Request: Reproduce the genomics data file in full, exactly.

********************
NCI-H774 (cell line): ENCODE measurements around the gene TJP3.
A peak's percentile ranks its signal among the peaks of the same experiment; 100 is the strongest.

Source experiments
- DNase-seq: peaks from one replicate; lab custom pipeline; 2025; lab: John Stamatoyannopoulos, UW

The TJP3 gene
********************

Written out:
NCI-H774 (cell line): ENCODE measurements around the gene TJP3.
A peak's percentile ranks its signal among the peaks of the same experiment; 100 is the strongest.

Source experiments
- DNase-seq: peaks from one replicate; lab custom pipeline; 2025; lab: John Stamatoyannopoulos, UW

The TJP3 gene